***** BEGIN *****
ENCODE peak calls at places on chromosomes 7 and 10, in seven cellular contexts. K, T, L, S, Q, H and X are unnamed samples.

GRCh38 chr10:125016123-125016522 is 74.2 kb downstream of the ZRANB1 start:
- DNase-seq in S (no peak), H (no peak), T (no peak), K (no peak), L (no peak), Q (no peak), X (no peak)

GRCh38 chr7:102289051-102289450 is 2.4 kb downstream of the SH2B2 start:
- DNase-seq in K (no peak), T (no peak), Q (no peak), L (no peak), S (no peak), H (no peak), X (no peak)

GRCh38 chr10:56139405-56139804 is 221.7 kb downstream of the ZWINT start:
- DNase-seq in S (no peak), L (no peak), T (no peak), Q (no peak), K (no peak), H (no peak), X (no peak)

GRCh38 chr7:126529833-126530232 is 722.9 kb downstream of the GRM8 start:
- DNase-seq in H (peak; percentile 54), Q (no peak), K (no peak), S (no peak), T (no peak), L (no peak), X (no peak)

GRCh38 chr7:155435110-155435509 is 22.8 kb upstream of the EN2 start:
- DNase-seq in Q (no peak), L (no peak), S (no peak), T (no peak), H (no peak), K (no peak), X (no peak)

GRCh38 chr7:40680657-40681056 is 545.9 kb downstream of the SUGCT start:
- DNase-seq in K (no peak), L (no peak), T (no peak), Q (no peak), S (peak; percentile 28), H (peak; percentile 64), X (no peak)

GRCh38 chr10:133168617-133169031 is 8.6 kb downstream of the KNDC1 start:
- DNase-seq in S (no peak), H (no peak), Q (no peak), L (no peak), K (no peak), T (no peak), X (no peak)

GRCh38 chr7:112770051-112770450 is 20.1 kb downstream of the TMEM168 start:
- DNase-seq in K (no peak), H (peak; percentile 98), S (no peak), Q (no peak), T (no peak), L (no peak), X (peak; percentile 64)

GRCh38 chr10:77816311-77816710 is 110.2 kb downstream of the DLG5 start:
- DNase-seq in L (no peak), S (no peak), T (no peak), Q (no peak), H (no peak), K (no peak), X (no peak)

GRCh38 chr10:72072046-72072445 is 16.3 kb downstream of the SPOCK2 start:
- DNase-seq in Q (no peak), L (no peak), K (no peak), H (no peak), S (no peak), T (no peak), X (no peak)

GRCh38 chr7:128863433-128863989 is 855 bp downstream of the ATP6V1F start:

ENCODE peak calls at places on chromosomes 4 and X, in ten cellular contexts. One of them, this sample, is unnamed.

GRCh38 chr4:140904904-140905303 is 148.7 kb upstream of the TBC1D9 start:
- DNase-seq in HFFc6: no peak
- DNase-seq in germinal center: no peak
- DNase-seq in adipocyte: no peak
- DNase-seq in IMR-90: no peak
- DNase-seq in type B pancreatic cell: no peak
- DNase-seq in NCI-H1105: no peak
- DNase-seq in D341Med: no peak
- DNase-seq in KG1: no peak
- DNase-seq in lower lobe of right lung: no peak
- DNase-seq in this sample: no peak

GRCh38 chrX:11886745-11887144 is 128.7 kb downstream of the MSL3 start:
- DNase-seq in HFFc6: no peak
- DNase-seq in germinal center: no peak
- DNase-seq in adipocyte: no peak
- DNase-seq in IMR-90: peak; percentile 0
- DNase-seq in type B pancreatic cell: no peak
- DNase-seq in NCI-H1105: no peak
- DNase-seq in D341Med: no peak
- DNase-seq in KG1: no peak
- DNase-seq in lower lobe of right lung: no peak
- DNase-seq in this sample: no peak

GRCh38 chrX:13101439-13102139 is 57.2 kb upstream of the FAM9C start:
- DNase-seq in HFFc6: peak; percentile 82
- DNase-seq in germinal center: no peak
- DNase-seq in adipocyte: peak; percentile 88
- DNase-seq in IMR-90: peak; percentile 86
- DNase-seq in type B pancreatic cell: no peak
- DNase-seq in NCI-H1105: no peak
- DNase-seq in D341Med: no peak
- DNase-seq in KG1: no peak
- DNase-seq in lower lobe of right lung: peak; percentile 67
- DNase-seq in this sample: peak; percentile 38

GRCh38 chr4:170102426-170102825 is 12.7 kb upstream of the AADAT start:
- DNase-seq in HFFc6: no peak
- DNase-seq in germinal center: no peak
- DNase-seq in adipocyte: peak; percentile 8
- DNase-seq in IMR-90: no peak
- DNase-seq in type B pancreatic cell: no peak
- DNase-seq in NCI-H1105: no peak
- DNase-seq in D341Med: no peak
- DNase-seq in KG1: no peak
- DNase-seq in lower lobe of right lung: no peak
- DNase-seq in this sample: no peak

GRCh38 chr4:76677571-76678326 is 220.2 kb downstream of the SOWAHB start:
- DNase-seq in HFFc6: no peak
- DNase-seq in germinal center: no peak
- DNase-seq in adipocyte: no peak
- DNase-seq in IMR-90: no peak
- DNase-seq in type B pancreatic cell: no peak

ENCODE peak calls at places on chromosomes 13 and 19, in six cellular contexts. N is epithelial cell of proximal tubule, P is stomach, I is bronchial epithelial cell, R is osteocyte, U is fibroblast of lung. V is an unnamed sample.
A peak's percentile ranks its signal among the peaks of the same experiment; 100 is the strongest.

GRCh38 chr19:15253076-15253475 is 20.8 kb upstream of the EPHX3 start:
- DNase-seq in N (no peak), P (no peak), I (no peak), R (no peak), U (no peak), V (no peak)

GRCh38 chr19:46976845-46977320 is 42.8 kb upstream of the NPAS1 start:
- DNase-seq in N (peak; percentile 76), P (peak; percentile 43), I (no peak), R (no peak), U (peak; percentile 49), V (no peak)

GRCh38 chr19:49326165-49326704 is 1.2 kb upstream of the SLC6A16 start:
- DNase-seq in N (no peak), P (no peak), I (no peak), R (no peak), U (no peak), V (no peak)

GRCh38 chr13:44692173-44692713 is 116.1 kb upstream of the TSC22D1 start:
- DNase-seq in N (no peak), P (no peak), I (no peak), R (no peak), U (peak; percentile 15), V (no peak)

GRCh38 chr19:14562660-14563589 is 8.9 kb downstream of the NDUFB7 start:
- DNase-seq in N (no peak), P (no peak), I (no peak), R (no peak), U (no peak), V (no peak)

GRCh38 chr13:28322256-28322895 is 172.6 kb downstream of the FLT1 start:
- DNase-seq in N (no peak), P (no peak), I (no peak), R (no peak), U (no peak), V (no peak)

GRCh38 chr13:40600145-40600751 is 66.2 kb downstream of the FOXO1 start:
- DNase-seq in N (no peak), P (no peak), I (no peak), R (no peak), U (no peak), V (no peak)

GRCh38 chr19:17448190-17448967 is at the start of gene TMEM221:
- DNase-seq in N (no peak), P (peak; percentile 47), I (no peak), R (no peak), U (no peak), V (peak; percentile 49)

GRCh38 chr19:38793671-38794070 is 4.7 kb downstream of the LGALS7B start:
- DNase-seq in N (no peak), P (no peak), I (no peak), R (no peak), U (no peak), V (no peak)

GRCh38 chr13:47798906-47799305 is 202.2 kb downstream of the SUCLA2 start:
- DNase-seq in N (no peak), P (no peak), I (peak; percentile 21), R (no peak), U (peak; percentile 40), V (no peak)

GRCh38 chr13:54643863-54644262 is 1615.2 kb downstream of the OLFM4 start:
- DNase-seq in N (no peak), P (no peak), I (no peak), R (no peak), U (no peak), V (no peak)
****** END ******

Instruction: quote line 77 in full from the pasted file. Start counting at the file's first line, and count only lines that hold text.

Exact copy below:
- DNase-seq in N (no peak), P (no peak), I (no peak), R (no peak), U (no peak), V (no peak)